George Smith, the self-styled ‘King of the Gypsies’, seems to have a usurper.
As you can read elsewhere on this blog, George Smith [C12 in the Borrow’s Gypsies family tree of 1910] always claimed that he was the one who came up with the ingenious money-making idea of leading his Smith, Young, Chilcott and Lee relatives on a grand tour of Great Britain and Ireland from the 1860s onwards. In major towns and cities along the way, George invited the public to visit their encampment to see how real Romany Gypsies lived and to have their fortunes told by his wife Kurlinda/Corlinda Lee and his daughters or other female members of the community. In the evenings, they held dances – advertising them as ‘The Royal Epping Forest Gypsy Balls’ – held either within the encampment or in public halls nearby. Here George brought in local caterers to serve refreshments and professional musicians to provide music. Kurlinda/Corlinda and George were usually in attendance, under the guise of ‘The King and Queen of the Gypsies’.
But this newspaper report of 1871 seems to suggest that another member of George’s family had claimed the crown. This is Walter Smith [C3 in the 1910 tree, born 1841, died 1921], first cousin to George. His ‘queen’ is his wife Matilda, nee Gaskin. And it is interesting to see the mention of the Mullinger and Whatnell families. As far as we know, this is the first known contemporary reference to them as adherents of the ball-giving group.
North Wales Chronicle, Saturday 11 November 1871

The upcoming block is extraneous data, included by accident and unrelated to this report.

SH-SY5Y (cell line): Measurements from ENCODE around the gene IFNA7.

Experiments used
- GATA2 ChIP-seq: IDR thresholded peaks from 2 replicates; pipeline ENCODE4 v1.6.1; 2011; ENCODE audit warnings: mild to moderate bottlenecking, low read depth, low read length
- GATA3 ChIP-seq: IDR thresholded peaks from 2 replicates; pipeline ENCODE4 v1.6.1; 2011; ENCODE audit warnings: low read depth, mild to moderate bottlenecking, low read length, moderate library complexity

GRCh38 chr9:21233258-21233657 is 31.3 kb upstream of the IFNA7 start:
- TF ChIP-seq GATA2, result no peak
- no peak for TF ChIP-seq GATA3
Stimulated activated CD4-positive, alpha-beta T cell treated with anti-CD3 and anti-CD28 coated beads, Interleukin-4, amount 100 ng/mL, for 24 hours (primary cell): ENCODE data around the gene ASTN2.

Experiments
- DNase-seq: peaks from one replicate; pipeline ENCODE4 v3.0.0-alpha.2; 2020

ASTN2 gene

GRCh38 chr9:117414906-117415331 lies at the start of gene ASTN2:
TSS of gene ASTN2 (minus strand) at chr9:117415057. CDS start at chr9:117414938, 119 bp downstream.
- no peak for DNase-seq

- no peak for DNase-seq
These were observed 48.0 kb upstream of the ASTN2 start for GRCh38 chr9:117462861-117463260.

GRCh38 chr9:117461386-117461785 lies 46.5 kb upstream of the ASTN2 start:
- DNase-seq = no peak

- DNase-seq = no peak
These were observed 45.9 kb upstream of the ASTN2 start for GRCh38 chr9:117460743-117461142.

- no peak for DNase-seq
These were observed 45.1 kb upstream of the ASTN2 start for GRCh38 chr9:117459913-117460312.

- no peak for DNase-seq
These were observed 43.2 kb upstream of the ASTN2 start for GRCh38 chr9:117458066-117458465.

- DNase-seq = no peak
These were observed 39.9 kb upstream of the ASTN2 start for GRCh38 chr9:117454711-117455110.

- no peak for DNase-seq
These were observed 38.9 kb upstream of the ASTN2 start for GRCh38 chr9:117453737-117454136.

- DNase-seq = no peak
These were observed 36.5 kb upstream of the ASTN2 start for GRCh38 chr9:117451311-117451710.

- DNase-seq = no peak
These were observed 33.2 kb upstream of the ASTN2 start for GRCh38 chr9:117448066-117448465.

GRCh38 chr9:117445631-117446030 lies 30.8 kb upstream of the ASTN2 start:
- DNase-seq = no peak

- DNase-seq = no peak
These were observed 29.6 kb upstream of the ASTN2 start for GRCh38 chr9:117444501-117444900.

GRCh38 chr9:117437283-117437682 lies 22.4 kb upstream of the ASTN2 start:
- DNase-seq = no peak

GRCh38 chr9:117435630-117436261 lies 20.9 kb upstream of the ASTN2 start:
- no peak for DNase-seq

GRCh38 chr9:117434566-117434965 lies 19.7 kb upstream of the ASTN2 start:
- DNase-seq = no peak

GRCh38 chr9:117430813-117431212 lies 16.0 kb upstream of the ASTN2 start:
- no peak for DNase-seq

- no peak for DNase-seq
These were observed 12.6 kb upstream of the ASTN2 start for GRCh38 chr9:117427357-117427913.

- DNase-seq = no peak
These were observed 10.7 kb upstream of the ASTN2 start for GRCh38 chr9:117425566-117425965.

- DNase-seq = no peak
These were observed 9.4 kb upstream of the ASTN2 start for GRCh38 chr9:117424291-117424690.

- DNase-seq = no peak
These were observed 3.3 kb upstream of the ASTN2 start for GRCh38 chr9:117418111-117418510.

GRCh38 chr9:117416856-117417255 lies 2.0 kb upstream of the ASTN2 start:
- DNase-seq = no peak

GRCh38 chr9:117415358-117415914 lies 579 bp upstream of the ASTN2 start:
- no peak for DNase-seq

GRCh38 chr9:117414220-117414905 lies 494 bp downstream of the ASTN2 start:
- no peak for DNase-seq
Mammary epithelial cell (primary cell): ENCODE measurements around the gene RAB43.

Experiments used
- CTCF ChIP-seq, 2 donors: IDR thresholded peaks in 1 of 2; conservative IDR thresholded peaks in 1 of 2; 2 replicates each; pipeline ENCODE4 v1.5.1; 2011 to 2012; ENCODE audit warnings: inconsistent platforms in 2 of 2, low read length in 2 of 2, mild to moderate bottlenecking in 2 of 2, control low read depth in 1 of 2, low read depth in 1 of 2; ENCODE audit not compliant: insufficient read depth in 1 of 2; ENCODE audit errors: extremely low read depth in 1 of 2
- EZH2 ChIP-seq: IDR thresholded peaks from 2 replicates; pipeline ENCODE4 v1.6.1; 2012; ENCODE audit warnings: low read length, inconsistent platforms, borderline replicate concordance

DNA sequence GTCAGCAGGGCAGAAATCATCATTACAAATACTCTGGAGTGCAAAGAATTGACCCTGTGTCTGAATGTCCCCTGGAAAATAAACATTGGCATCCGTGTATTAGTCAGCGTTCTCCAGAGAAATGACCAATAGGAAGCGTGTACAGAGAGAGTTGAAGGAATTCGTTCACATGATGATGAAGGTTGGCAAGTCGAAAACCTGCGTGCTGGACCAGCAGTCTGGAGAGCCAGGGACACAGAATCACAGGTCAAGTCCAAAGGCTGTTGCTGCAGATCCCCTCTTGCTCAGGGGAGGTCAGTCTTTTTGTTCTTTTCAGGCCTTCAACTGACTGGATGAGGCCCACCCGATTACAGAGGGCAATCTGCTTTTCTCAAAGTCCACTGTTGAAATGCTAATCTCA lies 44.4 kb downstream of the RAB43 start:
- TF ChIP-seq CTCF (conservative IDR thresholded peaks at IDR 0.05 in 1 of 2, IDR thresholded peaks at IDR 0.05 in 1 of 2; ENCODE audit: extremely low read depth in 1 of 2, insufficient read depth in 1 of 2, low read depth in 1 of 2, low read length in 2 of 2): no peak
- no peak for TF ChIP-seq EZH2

“A GIPSY BALL.– Whether or not many people go a gipsying in the present day, it is pretty certain that no inconsiderable number go to gipsy balls. This was evident at the Masonic-hall, Scotland-road, Liverpool, on Monday night, when the “King and Queen” of the Gipsies gave a ball. The Zingari tribe of gipsies – they maintain that they are the only genuine tribe – are at present in camp in the neighbourhood of Everton, and they embrace the families of the Mullingers, Smiths and Whatnells. Their home is Epping Forest, but they have been in these parts some time.
The king rejoices in the common name of Smith – Walter Smith, that of his Queen being Matilda Smith. They speak the gipsy language, marry only amongst their own tribe, but consummate their matrimonial alliances in Protestant places of worship. They would appear to depend a good deal on the support of “externs”, making money wherever they are, and getting a living in quite a different style to the old, pastoral style of their ancestors. The ball was one means of replenishing their exchequer, and judging from the members who attended, it was pretty successful. The prices of admission, moreover, were low, and the opportunity of seeing and dancing with their majesties was thus within reach of all.
The King, Queen, and other members of the tribe, together with their children, graced the occasion with their presence, and entered thoroughly into the spirit of the dance. Her Majesty the Queen (Mrs. Smith) was dressed in blue silk, with a rather pretty head-dress which has no Parisian or other name. The rest of the female members of the tribe were for the most part attired in white, with glaring red trimmings, and red Garibaldi jackets. The costume of his Majesty (Mr. Smith) is perhaps best described as being a compound between the dress of a gamekeeper and a groom.
Perhaps the most innocent feature of the affair was the children of the gipsies, with their jet-black hair and piercing eyes, merrily capering amongst the throng of adult dancers. So far as we could observe the ball was well conducted, and will result in a goodly sum being netted by the Zingari tribe.”